(Wikimedia / Dwight Burnette)

In the past few weeks, many Emory students cast their ballots for Atlanta’s new mayor, but Atlanta still has not elected one. This is for no reason other than Georgia’s requirement for a runoff election when no candidate wins an outright majority, a racist relic of the 1960s and a peculiarity among U.S. election systems. Because no candidate got over 50% of the vote, voters will have to make the trek to the polls again, this time choosing between only Felicia Moore and Andre Dickens. Instead of wasting our money and time on another election, Georgia can improve the efficiency and fairness of its election system with just one reform: ranked choice voting.

Also known as preferential voting or instant runoff voting, ranked choice voting is a system where voters rank their choices of candidate for an elected office rather than simply voting for one candidate. Once everyone’s first choice has been tabulated, the losers are systematically eliminated, with the votes going to voters’ subsequent choices until a candidate has over 50% of the vote. Ranked choice voting ensures that everyone’s vote matters. Even if someone’s first choice has little hope of winning the election, transferring it to their subsequent choices will make sure their vote still has an effect on the outcome of the election.

Ranked choice voting provides significant benefits over traditional plurality voting, where the candidate with the most votes after one round of voting wins. While seemingly the most democratic option, this system can lead to situations in which, during an election with more than two candidates, a candidate is elected to office even though a majority of citizens oppose them. For instance, in the 2000 presidential election, former Vice President Al Gore narrowly lost to former President George W. Bush because a third party candidate, Ralph Nader, pulled enough Democrats away from Gore, resulting in Bush’s win. Ranked choice voting would have allowed those voters to mark Nader as their first choice, but have their vote count for Gore after it was clear Nader wouldn’t win. Electing Gore to the presidency would be an outcome actually reflective of the will of voters. 

In Georgia, with a diverse population of diverging interests, accurately reflecting the will of the voters, even when margins are close, will result in a more representative government. Additionally, because of runoffs, elections in Georgia can take months to resolve. With ranked choice voting, votes would be tabulated on Election Day, avoiding suppressed turnout during runoff elections. 

Ranked choice voting has many other positive effects, such as reducing election costs, decreasing polarization and pushing candidates to appeal to larger coalitions. By allowing primaries and runoffs to be resolved on one ticket, ranked choice voting eliminates the need for separate elections and reduces cost. It also fosters a better campaigning environment as candidates who otherwise would be at one another’s throats work together with “cross-endorsements,” a practice where two candidates ask their supporters to rank both of them highly against other less desirable candidates. This occurred in the recent New York City mayoral primary between candidates Andrew Yang and Kathryn Garcia, as they worked together to attempt to defeat rival Eric Adams. Furthermore, ranked choice voting allows voters to support the candidate whose policies they truly believe in without wasting their vote, as their second and third choices can be more realistic candidates, or candidates who they believe will still support their interests in spite of not being the ideal choice. Candidates are pushed to appeal to a wider group of people and can win if many voters rank the candidate as their second or third choice, reducing polarization and making more people happy. By contrast, Georgia’s runoff system pushes candidates to adopt more radical beliefs in order to solidify a voting base and assure advancement into the second round.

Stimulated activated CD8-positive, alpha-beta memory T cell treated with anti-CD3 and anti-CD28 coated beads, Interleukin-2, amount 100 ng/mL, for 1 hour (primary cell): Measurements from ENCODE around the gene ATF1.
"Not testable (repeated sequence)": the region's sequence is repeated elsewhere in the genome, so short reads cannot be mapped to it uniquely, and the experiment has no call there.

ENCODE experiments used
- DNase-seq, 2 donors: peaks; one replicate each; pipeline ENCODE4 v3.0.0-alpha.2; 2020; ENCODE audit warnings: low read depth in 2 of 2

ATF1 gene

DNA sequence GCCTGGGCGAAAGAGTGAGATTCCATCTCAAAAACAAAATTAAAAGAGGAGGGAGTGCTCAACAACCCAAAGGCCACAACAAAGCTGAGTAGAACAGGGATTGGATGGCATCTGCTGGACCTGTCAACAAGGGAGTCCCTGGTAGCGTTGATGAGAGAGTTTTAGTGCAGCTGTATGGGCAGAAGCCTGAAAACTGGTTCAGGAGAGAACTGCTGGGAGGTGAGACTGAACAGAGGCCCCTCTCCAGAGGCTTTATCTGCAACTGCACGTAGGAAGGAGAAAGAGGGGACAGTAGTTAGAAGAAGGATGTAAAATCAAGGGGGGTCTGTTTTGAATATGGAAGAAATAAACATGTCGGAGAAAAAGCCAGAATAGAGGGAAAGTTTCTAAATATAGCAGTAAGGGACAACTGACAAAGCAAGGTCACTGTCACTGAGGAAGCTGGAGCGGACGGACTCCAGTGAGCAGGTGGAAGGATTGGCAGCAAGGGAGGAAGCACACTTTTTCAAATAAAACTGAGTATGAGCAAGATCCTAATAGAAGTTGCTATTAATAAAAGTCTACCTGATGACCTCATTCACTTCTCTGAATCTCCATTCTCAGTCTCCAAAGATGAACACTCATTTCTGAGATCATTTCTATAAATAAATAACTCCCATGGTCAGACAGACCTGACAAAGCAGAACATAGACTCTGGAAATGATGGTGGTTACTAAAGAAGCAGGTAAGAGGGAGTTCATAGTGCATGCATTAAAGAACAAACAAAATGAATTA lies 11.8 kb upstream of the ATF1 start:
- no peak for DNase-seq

Georgia’s voting system is in dire need of replacement. Currently, the voting system is built from a legacy of racism that disempowers Black voters in Georgia, reduces equality of representation in state government and supports domination of the state by exclusively white interests. The system was designed to reduce Black political power by allowing the white vote to coalesce around one candidate if a Black candidate won a plurality. While there have been fears that eliminating Georgia’s runoff system would actually work against minority interests, a ranked choice voting system would avoid those negative repercussions. Ranked choice voting actually enhances minority power, as the elected candidate can ultimately be the choice of multiple minority groups in unity against a larger plurality group. Such a scenario is impossible in a traditional plurality system, which splits minority votes and makes the building of coalitions between groups more difficult. 

We cannot allow our democracy to become stagnant if we want to continue to have a say in how we are governed. The systems we use to determine how we are represented in government are built to be continuously improved. Around the country, ranked choice voting is gaining momentum. Legislation to implement ranked choice voting has already been proposed in Georgia’s legislature. Georgians should work to influence our lawmakers and community members to support these bills, and efforts nationwide to implement ranked choice voting. Ranked choice voting is the future of American democracy, and we should embrace it.

William Wainwright (25C) is from Atlanta, Georgia.